Rapid upsurge and proliferation of SARS-CoV-2 raised questions about how this virus became so much more transmissible as compared to the SARS and MERS coronaviruses. The scientists are mapping proteins to address this issue.
“While the SARS-CoV-2 is very similar to the SARS virus that caused epidemics in 2003, new structures shed light on the small but potentially important differences between the two viruses that contribute to the different patterns in the spread and severity of the diseases they cause,” said UCR Professor Adam Godzik, whose team performed initial genome analysis and constructs design for protein synthesis.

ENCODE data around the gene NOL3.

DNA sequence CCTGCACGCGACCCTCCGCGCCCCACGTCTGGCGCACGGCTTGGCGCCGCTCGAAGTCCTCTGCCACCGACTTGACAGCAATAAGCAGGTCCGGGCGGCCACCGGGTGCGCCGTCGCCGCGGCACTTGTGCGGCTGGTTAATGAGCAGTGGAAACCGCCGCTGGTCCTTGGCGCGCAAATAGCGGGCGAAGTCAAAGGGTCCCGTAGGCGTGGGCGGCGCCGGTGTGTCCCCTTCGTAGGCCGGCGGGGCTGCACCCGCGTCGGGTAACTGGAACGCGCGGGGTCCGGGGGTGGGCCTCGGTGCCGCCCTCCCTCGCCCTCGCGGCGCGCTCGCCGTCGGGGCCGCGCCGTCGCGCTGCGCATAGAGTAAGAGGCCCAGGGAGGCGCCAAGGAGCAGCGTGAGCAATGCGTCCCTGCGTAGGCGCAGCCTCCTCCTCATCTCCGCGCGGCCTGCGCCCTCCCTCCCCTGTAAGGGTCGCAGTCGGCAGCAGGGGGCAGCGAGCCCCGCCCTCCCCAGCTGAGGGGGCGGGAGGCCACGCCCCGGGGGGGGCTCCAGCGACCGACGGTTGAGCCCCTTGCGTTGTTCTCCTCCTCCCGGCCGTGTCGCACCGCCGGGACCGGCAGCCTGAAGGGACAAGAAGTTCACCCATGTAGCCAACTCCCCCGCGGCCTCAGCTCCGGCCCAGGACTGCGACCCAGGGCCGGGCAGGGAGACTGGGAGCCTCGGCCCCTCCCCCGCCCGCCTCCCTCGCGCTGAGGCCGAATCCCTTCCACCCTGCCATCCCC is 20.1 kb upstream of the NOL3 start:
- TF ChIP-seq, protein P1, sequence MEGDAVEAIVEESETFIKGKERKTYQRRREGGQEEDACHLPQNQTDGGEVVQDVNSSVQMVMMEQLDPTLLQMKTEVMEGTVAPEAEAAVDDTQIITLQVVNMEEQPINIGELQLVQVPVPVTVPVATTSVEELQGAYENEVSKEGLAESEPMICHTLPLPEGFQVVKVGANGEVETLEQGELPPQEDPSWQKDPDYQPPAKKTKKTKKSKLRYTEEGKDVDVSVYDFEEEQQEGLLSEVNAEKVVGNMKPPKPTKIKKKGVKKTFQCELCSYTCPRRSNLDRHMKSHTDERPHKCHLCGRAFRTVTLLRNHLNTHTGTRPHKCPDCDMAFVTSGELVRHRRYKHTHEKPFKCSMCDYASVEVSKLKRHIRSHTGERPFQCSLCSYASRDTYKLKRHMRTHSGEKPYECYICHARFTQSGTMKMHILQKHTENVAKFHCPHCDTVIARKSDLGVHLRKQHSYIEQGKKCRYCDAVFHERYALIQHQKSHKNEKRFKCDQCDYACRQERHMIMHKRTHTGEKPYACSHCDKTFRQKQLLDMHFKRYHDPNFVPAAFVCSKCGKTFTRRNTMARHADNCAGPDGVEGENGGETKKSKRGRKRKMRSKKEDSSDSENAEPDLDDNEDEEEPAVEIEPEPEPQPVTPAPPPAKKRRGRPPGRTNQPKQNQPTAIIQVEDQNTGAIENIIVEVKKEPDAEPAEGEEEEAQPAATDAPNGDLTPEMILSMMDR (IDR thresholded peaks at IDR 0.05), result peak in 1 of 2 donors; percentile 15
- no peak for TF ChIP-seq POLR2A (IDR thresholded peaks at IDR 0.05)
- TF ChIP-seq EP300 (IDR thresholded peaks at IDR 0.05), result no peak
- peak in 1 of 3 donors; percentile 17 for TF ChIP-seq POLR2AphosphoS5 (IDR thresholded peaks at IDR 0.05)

Profs Satchell, Joachimiak and Godzik — along with their teams — will map the structure of some of the 28 proteins in the virus in order to see where drugs can throw a chemical monkey wrench into its machinery. The proteins are folded globular structures with precisely defined function and their ‘active sites’ can be targeted with chemical compounds.
The first step is to clone and express the genes of the virus proteins and grow them as protein crystals in miniature ice cube-like trays. Viewing these proteins down to the arrangement of their atoms requires an intense X-ray beam; thus, once the crystals are grown, the centre scientists will image them using the APS’s extremely bright light source in a process called X-ray crystallography.
Meanwhile, an international team of researchers has found that a protein produced by the human immune system can potentially inhibit several coronaviruses, including SARS-CoV-2. Their research, published in the journal bioRxiv, reveals that the LY6E protein impairs the coronavirus’s ability to initiate infection, which could lead to treatments for the illnesses caused by these viruses.